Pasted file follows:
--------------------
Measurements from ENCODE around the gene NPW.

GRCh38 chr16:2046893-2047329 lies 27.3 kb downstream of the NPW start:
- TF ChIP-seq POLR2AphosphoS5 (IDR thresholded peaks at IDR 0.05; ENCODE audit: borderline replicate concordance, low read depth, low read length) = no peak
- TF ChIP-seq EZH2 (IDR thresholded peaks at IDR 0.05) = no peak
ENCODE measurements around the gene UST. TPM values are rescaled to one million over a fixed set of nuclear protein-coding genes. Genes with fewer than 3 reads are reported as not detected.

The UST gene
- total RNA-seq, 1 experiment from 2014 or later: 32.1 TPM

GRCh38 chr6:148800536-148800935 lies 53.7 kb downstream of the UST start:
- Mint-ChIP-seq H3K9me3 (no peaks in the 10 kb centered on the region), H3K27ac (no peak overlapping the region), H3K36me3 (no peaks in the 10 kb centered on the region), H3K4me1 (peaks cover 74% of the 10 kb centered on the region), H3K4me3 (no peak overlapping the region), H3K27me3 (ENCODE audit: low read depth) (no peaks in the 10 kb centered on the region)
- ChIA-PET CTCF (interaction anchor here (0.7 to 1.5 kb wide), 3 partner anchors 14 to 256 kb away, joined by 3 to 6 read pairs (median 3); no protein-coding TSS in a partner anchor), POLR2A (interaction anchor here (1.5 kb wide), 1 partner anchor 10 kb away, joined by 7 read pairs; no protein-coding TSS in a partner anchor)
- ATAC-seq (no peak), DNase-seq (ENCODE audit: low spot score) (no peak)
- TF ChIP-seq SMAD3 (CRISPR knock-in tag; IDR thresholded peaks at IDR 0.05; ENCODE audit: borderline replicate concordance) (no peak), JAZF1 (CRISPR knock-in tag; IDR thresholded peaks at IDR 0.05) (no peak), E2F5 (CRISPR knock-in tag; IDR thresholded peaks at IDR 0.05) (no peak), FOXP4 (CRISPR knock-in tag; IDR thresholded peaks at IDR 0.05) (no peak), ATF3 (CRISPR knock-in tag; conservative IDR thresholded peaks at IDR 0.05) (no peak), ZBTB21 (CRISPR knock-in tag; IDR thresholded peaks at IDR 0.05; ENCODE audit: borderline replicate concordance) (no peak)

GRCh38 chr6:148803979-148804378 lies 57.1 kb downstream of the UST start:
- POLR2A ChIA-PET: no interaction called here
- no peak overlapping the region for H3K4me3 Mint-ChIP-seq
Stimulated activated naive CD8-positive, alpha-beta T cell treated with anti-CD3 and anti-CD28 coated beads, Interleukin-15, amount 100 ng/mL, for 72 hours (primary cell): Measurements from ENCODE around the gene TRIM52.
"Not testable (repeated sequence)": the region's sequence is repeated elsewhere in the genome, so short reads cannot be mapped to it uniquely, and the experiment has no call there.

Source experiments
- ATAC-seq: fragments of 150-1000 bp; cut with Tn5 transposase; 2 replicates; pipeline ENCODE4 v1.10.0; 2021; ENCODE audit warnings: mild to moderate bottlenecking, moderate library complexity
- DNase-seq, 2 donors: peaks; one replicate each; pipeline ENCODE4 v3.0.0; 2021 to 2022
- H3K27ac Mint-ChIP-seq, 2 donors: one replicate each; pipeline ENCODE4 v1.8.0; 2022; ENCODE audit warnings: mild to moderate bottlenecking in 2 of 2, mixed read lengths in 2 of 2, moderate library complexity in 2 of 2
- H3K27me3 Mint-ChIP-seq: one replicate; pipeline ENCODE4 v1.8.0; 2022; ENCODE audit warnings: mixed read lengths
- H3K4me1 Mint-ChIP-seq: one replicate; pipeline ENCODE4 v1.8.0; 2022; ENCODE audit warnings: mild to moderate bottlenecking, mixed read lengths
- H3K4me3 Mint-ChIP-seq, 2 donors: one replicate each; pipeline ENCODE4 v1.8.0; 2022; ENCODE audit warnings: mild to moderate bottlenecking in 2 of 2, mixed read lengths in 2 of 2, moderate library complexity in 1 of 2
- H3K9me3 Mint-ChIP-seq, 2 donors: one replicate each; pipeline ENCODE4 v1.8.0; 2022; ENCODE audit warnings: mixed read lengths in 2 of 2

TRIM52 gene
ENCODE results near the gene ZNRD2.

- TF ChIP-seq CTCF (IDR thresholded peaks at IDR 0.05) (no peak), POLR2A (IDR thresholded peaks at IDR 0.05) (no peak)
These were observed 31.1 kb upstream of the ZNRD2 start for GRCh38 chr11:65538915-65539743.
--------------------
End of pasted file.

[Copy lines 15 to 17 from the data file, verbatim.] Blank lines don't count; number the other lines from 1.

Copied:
- no peak overlapping the region for H3K4me3 Mint-ChIP-seq
Stimulated activated naive CD8-positive, alpha-beta T cell treated with anti-CD3 and anti-CD28 coated beads, Interleukin-15, amount 100 ng/mL, for 72 hours (primary cell): Measurements from ENCODE around the gene TRIM52.
"Not testable (repeated sequence)": the region's sequence is repeated elsewhere in the genome, so short reads cannot be mapped to it uniquely, and the experiment has no call there.